On Proper Reporting of Your
Sales on U.S. Personal Tax Returns
the April 15 deadline for U.S. personal tax returns looming,
there are two important issues you must make your tax professional
aware of before he or she prepares your
They are SEX and treatment. Let’s go over them now to make
your tax visit smoother. If
you file something other than U.S. personal returns on income (e.g.
LLP or sub S), this article is not for you.
first issue to explain to your tax professional is that domain names
are service contracts - some mistakenly think them to be tangible
personal property. (Try to explain that as she repeatedly flips
through her tax guide only to find no specific IRS rules or
rulings!) As service contracts, most tax advisors handle domain name
sales by applying tax rules related to trademarks!
lawsuit involving Sex.com (the SEX I mentioned above to get your
attention) could result in a court ruling that domains are
considered property. However,
that ruling is far from certain and will be years before final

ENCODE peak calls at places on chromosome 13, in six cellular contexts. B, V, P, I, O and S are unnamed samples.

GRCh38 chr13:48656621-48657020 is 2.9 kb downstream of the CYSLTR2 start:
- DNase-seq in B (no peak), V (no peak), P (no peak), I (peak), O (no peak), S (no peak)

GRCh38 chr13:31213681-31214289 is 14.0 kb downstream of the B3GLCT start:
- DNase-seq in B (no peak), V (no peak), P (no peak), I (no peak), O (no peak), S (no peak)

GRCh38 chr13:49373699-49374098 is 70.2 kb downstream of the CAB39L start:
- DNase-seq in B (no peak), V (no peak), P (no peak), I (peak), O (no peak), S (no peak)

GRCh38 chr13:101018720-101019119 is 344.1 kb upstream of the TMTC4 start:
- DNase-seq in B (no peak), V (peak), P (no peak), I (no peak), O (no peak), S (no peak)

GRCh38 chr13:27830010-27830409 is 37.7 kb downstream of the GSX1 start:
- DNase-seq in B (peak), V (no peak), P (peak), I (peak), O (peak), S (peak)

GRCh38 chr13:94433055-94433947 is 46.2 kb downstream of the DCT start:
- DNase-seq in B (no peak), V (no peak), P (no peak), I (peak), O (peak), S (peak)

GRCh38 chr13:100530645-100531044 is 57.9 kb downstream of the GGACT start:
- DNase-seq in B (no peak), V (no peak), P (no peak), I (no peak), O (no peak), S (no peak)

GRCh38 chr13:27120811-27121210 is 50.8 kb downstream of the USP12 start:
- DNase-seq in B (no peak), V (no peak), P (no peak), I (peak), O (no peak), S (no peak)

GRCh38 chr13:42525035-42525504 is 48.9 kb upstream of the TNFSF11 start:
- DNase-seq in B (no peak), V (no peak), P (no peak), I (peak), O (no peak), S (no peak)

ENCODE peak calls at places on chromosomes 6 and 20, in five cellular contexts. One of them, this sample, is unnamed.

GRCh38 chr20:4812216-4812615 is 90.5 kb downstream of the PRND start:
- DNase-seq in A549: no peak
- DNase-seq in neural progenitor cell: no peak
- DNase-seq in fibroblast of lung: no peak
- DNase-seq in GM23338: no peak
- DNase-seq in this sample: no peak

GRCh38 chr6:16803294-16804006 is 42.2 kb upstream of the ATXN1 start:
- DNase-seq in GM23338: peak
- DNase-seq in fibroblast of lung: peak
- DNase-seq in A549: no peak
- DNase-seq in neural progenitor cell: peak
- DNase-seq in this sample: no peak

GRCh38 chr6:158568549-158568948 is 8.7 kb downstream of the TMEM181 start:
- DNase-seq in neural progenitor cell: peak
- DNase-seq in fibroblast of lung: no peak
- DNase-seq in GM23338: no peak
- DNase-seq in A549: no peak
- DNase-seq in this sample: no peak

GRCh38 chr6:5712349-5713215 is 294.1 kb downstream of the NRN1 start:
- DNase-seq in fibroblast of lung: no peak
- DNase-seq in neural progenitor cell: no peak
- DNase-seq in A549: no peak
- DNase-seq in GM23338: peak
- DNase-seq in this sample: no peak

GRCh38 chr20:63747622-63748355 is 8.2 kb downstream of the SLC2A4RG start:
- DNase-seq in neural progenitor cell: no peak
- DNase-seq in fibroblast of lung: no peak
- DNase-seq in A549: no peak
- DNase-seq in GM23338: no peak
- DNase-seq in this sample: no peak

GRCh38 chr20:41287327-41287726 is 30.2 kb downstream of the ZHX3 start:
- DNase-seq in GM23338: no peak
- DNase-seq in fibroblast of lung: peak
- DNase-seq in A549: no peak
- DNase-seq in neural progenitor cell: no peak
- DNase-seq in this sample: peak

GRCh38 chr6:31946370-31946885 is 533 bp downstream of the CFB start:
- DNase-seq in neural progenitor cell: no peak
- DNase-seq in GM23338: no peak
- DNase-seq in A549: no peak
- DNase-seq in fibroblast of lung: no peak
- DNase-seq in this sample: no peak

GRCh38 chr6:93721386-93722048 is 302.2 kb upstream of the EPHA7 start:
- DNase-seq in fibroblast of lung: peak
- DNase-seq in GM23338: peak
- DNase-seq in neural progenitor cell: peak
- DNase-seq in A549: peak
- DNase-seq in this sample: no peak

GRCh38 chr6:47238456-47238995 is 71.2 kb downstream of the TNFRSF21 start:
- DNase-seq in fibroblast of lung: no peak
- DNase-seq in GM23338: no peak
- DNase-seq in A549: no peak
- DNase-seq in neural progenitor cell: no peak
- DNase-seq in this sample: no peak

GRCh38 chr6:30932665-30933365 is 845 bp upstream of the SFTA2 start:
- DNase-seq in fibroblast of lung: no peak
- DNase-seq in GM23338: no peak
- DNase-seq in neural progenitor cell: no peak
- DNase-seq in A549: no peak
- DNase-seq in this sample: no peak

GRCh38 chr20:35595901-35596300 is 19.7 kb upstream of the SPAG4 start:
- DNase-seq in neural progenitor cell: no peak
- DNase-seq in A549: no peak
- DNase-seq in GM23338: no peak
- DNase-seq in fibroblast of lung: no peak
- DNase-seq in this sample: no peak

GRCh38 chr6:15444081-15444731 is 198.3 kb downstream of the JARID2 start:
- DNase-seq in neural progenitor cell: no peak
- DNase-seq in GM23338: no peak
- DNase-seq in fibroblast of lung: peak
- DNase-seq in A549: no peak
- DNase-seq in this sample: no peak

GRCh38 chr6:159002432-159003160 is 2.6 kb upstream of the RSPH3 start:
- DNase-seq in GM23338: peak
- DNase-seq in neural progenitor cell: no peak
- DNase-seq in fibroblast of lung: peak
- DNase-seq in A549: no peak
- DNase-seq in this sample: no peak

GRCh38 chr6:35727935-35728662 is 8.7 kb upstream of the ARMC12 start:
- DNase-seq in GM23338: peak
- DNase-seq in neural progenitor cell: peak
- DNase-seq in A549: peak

appeals are exhausted. So,
for now, they are service contracts. The good news is that as
service contracts, taxes on sales of property (for those states that
have such a tax) probably do not apply.
second issue to resolve is treatment.
That is not whether to treat your hair with henna or crème;
it is if your transactions are to be treated as if you are an
individual in-the-business or not in-the-business.
A number of factors come into play in determining which
treatment should be applied. Those
factors include the number of transactions reported, time devoted,
intent (e.g. hobby), etc. There
are advantages and disadvantages of either treatment.
you are treated as an individual in-the-business, in brief, you are
entitled to currently deduct ordinary and necessary business
expenses, but do not get tax breaks which individuals not
in-the-business get, such as capital gain rates - and you may even
be subject to additional taxes.
the other hand, individuals not in-the-business may be unable to
recognize current costs. There
are other significant differences, and your tax professional should
make you aware of the beneficial and detrimental consequences of
either treatment. So
put some thought and research into it now, rather than make a quick,
uninformed decision later.
Note: The author is a CPA whose name is withheld because she
is unable to respond to E-mail tax questions.
This column should not be considered professional advice as your
specific situation is unknown. The author urges you to contact your
own tax professional to have specific questions answered,